I think the central reason that unionists in Northern Ireland are overwhelmingly Euro sceptic is related to our understanding of the importance of sovereignty and the dangers inherent in giving it up. We have battled from the inception of the state of Northern Ireland and even before then to preserve the supremacy of the Westminster Parliament against the designs of Irish Nationalists, therefore I suppose it is not surprising that we do not wish power to be transferred to Brussels.

One lesson which is common to both the Northern Ireland question and the Euro debate is that change is always gradual, a kind of 'creeping integration' and the proponents of change sell it as a sensible and natural evolution. Dangers inherent in such movement are often dismissed as scaremongering and those who raise such issues are castigated.

In 1975 if the Government had explained exactly what the next thirty years would hold in Europe would the result of the referendum not have been very different? We have learnt the bitter lesson that what Governments say on such issues and what Governments - all Governments, do are very different.

The Euro has been the central issue in the European debate over the last few years as it was seen as the first opportunity the British people would have to cast a vote on Europe.

In Northern Ireland we are in the unique position within the UK of having a land border with the Euro Zone. That gives us a particular understanding of the impact that the introduction of the Euro might have. It is clear that the Euro in the Republic of Ireland has led to higher and higher prices with the country now being one of the most expensive places to visit in Europe.

I do not believe that it is in the interests of the people of Northern Ireland in particular or the people of the UK in general to be a part of the Euro zone. I believe there are sound economic reasons for this view, of which I am sure you are all well aware, but fundamentally I believe that this issue goes beyond economics. It is a question of sovereignty.

There are some Europhiles who are honest enough to concede that a single currency is merely a staging post for some form of United States of Europe, but more often they suggest that our currency can be abandoned without any impact on our sovereignty. They are quite wrong. When a nation gives up it's currency and a large degree of fiscal control, it gives up sovereignty.

We have now been promised a referendum on the issue of the new Constitution. This is one Government U-turn which is to be heartily welcomed. There is no doubt that the scale of the volte-face on this issue has been truly remarkable. The true motivation for it may well have much more to do with internal power struggles within the Labour Party than it does with any belated conversion to uphold the rights of the British people.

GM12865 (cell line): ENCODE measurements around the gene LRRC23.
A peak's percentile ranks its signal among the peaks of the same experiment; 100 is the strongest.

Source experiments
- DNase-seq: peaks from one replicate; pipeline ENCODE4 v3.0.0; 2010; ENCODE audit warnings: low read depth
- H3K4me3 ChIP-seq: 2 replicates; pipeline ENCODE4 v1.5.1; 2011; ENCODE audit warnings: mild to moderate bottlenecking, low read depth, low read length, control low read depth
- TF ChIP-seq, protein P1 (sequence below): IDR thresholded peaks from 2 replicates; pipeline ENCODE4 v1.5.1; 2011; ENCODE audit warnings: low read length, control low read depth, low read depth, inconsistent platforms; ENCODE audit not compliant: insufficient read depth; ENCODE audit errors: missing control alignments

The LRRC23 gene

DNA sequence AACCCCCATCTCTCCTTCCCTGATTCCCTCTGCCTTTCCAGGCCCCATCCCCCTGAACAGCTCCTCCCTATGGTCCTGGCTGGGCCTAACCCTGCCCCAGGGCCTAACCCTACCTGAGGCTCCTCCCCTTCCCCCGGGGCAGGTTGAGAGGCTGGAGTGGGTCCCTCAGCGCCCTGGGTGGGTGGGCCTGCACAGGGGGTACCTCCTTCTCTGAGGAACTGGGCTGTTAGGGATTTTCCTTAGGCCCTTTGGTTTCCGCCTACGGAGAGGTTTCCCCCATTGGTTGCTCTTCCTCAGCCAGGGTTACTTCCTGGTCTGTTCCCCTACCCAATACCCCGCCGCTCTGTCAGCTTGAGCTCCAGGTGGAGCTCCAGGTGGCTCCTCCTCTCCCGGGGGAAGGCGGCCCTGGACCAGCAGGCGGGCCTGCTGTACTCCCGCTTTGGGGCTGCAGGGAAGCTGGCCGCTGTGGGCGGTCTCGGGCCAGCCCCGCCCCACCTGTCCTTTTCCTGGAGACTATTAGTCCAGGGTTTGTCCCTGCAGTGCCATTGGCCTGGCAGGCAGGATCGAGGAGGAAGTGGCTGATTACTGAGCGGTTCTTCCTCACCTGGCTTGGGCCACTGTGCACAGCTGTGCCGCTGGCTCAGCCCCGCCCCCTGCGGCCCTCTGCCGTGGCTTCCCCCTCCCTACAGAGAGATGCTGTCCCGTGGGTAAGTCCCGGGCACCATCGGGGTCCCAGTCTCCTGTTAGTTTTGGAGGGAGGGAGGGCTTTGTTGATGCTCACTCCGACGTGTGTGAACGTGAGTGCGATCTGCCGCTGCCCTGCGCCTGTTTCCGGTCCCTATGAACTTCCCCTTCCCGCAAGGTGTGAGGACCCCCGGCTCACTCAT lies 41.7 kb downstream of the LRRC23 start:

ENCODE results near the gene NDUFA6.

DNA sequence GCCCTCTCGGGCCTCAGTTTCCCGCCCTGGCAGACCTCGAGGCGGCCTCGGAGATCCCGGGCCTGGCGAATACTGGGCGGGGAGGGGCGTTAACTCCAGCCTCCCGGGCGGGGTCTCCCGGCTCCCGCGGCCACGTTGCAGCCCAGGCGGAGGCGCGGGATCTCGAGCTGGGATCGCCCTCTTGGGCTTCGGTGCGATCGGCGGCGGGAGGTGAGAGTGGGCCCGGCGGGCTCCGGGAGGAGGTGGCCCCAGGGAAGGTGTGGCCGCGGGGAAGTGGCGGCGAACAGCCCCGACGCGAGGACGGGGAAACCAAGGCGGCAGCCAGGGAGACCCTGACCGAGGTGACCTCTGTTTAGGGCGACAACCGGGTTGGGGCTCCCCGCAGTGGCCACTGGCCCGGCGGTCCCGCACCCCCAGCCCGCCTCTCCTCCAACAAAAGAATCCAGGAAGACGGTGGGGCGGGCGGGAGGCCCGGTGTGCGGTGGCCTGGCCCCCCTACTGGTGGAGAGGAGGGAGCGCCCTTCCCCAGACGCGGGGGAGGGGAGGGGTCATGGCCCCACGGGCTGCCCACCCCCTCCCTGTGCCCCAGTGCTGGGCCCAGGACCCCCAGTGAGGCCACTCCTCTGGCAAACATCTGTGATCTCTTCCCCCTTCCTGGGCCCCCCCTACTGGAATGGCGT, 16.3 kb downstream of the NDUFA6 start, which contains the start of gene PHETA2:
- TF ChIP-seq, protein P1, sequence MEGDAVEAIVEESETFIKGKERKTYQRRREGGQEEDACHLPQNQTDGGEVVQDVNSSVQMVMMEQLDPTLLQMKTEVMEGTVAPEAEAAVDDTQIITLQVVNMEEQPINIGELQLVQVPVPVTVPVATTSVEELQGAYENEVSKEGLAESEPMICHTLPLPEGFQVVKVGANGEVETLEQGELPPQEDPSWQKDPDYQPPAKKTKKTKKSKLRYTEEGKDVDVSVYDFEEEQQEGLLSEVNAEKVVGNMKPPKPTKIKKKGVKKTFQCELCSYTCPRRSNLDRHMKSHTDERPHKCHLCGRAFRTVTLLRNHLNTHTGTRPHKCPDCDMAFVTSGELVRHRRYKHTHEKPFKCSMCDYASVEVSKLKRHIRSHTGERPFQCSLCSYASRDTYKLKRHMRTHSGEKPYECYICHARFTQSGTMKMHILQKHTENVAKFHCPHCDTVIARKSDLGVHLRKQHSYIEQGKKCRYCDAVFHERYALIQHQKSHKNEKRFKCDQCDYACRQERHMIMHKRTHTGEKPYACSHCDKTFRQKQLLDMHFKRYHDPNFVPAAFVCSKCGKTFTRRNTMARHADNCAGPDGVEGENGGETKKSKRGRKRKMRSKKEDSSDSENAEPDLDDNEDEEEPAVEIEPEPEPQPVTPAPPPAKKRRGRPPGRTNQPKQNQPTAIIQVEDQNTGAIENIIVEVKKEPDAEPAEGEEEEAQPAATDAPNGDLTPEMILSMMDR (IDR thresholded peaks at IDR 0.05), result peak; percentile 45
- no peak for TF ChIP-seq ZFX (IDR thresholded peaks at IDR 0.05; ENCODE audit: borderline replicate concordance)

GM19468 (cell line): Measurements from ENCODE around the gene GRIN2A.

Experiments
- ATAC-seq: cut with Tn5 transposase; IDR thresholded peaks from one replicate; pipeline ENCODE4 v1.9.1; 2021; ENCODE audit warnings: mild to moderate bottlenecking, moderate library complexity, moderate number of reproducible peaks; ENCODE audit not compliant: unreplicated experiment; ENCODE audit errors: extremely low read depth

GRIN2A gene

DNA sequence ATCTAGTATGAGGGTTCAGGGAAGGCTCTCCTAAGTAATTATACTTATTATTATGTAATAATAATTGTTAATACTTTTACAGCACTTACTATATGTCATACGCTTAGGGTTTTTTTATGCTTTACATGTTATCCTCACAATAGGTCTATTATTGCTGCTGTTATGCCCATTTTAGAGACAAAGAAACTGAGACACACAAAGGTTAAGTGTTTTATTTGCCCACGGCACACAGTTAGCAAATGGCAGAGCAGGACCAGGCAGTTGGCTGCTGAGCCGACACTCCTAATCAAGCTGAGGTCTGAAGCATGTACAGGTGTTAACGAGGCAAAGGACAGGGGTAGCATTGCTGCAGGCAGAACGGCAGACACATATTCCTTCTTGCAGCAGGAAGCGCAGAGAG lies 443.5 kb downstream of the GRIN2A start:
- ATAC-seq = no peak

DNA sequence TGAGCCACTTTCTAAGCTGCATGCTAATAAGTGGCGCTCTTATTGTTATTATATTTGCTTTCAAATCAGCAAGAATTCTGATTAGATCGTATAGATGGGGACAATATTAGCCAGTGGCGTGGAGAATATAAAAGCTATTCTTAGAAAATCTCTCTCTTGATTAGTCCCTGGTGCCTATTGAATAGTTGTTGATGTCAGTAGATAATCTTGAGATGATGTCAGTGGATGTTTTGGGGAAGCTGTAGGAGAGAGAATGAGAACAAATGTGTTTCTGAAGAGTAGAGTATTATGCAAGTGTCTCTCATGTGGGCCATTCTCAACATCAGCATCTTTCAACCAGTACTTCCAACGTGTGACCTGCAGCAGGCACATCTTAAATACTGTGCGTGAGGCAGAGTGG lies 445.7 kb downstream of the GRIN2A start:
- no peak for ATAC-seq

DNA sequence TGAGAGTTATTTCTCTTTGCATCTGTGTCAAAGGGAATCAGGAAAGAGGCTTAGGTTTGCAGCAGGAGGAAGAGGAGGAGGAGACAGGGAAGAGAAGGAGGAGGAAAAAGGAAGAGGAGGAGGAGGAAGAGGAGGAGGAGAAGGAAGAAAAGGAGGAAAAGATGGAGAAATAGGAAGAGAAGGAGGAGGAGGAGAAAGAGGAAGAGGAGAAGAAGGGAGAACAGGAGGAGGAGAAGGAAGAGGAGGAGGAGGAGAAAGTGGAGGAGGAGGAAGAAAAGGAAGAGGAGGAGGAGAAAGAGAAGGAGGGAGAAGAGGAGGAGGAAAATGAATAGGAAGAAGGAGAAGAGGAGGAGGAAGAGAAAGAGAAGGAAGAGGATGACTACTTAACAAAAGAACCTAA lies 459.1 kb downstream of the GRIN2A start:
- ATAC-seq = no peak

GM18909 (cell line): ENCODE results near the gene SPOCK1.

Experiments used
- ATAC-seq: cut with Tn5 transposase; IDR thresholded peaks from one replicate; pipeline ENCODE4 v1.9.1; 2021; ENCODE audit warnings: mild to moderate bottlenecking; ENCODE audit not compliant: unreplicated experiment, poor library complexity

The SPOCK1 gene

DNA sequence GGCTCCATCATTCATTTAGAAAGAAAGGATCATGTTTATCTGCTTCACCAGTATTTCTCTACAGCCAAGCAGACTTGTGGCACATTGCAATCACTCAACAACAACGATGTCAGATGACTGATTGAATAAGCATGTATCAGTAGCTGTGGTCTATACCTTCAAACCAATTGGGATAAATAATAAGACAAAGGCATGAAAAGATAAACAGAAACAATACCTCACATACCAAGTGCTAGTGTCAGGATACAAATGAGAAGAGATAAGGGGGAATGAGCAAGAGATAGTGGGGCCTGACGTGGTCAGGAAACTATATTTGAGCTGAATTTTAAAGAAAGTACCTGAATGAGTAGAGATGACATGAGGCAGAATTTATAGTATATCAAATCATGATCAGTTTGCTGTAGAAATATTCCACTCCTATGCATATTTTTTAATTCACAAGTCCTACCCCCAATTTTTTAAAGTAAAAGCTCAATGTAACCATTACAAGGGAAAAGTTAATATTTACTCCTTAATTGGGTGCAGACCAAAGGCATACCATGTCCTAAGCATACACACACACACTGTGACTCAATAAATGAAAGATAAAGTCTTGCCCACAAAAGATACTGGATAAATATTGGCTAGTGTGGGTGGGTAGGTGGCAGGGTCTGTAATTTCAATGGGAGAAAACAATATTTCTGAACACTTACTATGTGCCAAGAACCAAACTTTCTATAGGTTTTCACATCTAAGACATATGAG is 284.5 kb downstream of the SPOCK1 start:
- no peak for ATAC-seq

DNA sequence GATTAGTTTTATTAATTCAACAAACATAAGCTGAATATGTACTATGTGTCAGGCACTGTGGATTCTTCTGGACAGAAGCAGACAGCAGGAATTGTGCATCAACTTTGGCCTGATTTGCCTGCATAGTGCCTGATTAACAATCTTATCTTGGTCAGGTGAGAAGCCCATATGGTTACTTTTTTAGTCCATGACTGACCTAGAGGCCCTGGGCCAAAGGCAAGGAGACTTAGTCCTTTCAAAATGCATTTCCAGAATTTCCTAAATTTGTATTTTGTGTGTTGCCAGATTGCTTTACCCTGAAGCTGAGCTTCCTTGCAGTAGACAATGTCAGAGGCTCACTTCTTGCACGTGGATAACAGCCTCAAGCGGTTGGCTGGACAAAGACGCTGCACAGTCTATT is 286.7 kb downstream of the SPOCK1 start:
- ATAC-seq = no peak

There may be a commitment to a referendum and this is undoubtedly a victory but as we have learned in Northern Ireland - where there are opportunities there are also dangers. Defeat for the Euro constitution at the hands of the British people will be the first really significant electoral brake which will have been put on the European train in the UK.

It will be a signal that the British people can no longer be taken for granted and the direction of the EU must change.

No matter how strong our position is today - and recent opinion polls would suggest that opposition to the Constitution is solid - complacency is our greatest enemy.

There is undoubtedly a lack of knowledge in the community about what a European Constitution would mean for the British people. The most crucial weapon in this debate is information. This referendum looks like an act of folly by Tony Blair but do not write off the ability of the Government to shape the debate and win the debate.

There are parallels between the way the Government won the referendum on the Belfast Agreement in Northern Ireland and how they will seek to win the referendum on the European constitution


There are parallels between the way the Government won the referendum on the Belfast Agreement in Northern Ireland and how they will seek to win the referendum on the European constitution. Fortunately there are also significant differences.

The yes campaign in Northern Ireland did not wish to debate the detail of the Belfast Agreement or analyse the consequences of a yes vote.

Instead they painted the battle as a simple good versus evil, peace versus war and the future versus the past. This is a convenient way to ignore the difficult issues which are presented by constitutional change.

The yes campaign in Northern Ireland did not wish to debate the detail of the Belfast Agreement or analyse the consequences of a yes vote